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Protecting yourself as a renter of a vacation property

Protecting yourself as a renter of a vacation property

Old Dec 22nd, 2006, 05:16 AM
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Join Date: Jul 2006
Posts: 273
Protecting yourself as a renter of a vacation property

In light of the recent posts about possible and actual problems with renting a vacation property abroad I have thought of an idea that may be an extra level of protection for the renter. This comes from my renting experiences and also what I have read from some others here.

Let me add that I have rented once from Homelidays and without a problem but I can see how fraud could occur. I have also rented successfully from abritel and papvacances. These are all renting direct from owner.

When I have rented I have always asked the owners for the exact address of the property and I pull it up on mappy to see its exact situation. But more importantly I then ask if my cousins who live in the general area (but I am in the States) can drive by or call to set up a visit. Just like the poster on the homelidays thread who had her daughter in Paris check apartments for her. So far out of dozens of rentals over several years not one owner has said no and they always graciously extend an invitation for my cousins to come visit. My cousins have fun too as it is interesting to tour some of these lovely homes and apartments. I was only doing this to be sure that the rental would be satisfactory for us. I never even considered the fraud possibility.

So the idea is: Not everyone will have a friend or family member that can visit the rental I realize. But, the owner does not know this. When researching your options
1) ask the owner the exact address of the
rental and pull it up on mappy
2) tell the owner you will have your friend or family member drive by to get an idea of the area. Is that okay with them?, they do not need to really know that you do not have someone there
3) ask the owner if this "friend" can call to set up an appointment to see the inside of the rental.
If they say yes to #2 or #3 you can probably feel confident that there is an actual place to rent even if you do not have someone there to visit it. Also if they say yes you can then make something up later about not being able to get in touch with your "friend".

I realize that this is not fool proof but it will help a bit. Also, it will not speak of the quality of the rental but only its existence. I would just hate to see potential renters get cold feet when this is such a wonderful way to vacation. And perhaps like the Paris college student I could hire out my cousin to visit apartements in the South of France.
lemidi is offline  
Old Dec 22nd, 2006, 07:02 AM
Join Date: Oct 2004
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I think this would work - I really thought that renting the college student was a super idea.
We are renting 2 places in France next fall. For the one month rental in the Dordogne we rented from a person who had some history on this forum (Carlux) and communicated extensively with her by email. It was easy to establish a relationship and get a positive feel for the type of people we were dealing with. We verified the palce itself by communicating with someone (moolyn)who had visited the actual house and raved about it.
For the one week Paris apartment we communicated direcly with someone (fishee) on this forum who had rented the apartment. These communications are easy to set up and thanks to them for their willingness.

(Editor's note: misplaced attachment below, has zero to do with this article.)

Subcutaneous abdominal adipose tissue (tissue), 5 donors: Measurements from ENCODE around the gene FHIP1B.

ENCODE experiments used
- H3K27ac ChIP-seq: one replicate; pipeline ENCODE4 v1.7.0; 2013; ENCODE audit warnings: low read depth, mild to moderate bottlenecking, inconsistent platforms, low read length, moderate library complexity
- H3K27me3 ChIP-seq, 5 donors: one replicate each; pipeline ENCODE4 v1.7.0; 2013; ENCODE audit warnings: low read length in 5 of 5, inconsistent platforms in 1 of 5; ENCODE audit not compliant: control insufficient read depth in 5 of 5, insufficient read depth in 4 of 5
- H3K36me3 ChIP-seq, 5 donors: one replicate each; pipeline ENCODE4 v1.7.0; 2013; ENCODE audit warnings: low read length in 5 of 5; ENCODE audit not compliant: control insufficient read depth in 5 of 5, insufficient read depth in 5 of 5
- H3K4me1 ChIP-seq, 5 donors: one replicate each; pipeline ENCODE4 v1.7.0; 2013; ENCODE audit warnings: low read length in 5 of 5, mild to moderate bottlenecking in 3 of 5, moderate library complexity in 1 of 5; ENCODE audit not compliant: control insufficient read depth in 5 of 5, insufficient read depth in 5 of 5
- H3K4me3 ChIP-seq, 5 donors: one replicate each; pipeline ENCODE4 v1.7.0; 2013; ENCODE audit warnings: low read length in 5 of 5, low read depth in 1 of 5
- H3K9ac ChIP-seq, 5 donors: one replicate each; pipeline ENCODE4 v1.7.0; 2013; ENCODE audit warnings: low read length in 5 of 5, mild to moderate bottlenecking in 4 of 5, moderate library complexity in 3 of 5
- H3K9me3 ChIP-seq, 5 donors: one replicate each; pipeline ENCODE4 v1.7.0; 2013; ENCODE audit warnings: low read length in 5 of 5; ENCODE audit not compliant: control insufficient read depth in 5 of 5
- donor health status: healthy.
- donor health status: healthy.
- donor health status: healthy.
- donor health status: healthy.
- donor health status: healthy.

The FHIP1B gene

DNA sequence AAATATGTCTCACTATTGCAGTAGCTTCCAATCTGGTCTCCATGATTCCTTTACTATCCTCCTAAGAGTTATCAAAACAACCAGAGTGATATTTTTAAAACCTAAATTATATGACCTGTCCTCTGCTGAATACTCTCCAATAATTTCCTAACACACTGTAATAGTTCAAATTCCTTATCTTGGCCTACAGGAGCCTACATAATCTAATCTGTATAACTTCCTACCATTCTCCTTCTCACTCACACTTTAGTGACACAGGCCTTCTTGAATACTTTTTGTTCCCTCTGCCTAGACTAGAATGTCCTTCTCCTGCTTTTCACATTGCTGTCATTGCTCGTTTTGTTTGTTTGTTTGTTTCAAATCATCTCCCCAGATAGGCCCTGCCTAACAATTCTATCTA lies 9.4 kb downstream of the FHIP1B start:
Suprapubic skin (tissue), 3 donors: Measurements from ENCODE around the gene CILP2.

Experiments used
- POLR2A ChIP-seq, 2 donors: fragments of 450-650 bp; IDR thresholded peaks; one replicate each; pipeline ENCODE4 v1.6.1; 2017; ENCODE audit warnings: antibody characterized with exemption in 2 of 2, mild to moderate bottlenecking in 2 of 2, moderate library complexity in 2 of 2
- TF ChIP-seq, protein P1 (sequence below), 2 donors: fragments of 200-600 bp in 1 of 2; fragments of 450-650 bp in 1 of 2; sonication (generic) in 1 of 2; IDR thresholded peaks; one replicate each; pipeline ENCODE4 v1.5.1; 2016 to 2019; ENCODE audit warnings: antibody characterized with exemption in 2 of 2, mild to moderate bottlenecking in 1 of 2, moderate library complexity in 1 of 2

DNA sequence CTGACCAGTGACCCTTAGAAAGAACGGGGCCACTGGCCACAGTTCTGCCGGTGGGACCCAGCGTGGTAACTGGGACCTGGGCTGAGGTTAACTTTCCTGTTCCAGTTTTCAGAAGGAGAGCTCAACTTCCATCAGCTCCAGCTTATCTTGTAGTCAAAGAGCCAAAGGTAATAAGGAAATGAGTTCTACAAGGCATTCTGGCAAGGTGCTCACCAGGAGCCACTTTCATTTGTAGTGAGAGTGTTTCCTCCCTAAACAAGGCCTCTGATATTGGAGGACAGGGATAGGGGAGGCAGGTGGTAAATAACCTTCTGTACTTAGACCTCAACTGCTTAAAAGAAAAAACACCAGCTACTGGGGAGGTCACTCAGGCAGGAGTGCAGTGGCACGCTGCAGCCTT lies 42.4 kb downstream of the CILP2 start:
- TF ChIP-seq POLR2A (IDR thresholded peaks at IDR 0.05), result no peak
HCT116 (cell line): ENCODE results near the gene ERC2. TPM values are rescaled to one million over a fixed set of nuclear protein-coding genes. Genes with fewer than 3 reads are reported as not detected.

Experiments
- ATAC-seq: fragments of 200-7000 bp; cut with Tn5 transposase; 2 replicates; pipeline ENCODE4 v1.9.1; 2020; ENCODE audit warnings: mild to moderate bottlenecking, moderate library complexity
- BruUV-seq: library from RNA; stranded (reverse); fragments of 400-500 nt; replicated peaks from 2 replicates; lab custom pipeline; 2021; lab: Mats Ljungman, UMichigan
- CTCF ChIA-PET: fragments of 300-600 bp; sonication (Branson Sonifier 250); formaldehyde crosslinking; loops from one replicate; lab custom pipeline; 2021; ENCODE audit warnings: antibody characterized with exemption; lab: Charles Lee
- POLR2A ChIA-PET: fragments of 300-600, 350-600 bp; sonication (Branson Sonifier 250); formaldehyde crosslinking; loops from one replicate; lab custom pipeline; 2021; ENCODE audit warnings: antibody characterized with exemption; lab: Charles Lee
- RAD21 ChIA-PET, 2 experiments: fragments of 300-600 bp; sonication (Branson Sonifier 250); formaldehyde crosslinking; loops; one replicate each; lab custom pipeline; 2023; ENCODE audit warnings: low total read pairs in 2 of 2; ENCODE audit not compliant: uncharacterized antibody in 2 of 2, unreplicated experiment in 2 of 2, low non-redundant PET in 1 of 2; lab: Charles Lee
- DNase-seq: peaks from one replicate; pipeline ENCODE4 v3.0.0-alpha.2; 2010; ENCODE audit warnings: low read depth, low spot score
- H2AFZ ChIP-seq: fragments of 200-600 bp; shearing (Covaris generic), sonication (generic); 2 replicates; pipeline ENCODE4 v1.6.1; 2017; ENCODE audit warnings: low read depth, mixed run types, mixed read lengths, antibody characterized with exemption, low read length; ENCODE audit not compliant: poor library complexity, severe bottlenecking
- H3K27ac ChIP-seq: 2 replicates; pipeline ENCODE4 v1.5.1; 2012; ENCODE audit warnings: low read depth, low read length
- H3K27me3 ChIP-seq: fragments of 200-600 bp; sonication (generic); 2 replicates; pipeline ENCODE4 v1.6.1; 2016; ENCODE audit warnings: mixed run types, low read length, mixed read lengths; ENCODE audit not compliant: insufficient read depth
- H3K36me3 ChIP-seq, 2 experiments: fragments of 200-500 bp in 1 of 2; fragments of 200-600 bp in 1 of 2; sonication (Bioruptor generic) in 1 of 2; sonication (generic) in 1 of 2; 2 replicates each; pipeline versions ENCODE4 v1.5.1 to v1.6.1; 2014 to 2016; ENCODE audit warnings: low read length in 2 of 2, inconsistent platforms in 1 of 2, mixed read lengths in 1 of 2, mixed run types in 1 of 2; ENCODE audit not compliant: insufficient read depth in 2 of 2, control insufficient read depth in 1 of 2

We have a positive feeling about both.
robjame is offline  
Old Dec 22nd, 2006, 08:46 AM
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Not to get too carried away with possible schemes, but the tenant fraud that occurred around here a few times (to local people, not vacationers) is that the apartment would be shown, the deposit collected, but when it came time to actually move in, the would-be tenants would discover that the person showing the apartment had no rights to rent it, and that 15 or so people had also handed over deposits. The person who had shown the apartments had himself rented the apartment first, under an assumed name, and then disappeared after collecting the deposits. So it's possible to have a fraud even if you see the apartment, although granted it's much less likely.
WillTravel is offline  
Old Dec 22nd, 2006, 09:06 AM
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What about asking for a photocopy of the latest electricity bill with the name of the owner and the rental address?
I wouldn't mind sending one

I said in a previous posting to check rated apartments one can find on tourist office websites as they all have been checked and rated.
Also check the mail address to send the deposit. It must be the same as the one mentioned on the website.
cocofromdijon is offline  
Old Dec 22nd, 2006, 09:11 AM
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While I see where you're all coming from, if I were renting out my apartment and someone wanted to see the most recent copy of my electric bill to prove I am real, I'd probably suggest they look elsewhere. I wouldn't be comfortable entering a rental situation with any one who was that suspicious of me. By the same token, as the owner of the apartment I wouldn't demand they send me a copy of their plane ticket to prove they are actually coming. After all, they could be pulling my leg too.
NeoPatrick is offline  
Old Dec 22nd, 2006, 10:17 AM
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"but the tenant fraud that occurred around here a few times"

WillTravel, where is "around here"? I am hoping that the scenario you mention is more likely to be for a long term lease rather than a vacation rental from week to week. Scary though.

I'd feel uncomfortable asking to see the owner's utility bill but it does have some validity. And I do see why an owner would want to see my plane ticket. That makes complete sense because they definitely can be burned too.
lemidi is offline  
Old Dec 22nd, 2006, 10:49 AM
Join Date: Sep 2004
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One tip I got wasn't about Europe, it was Hawaii, but I thought I'd post it here anyway, since this topic came up.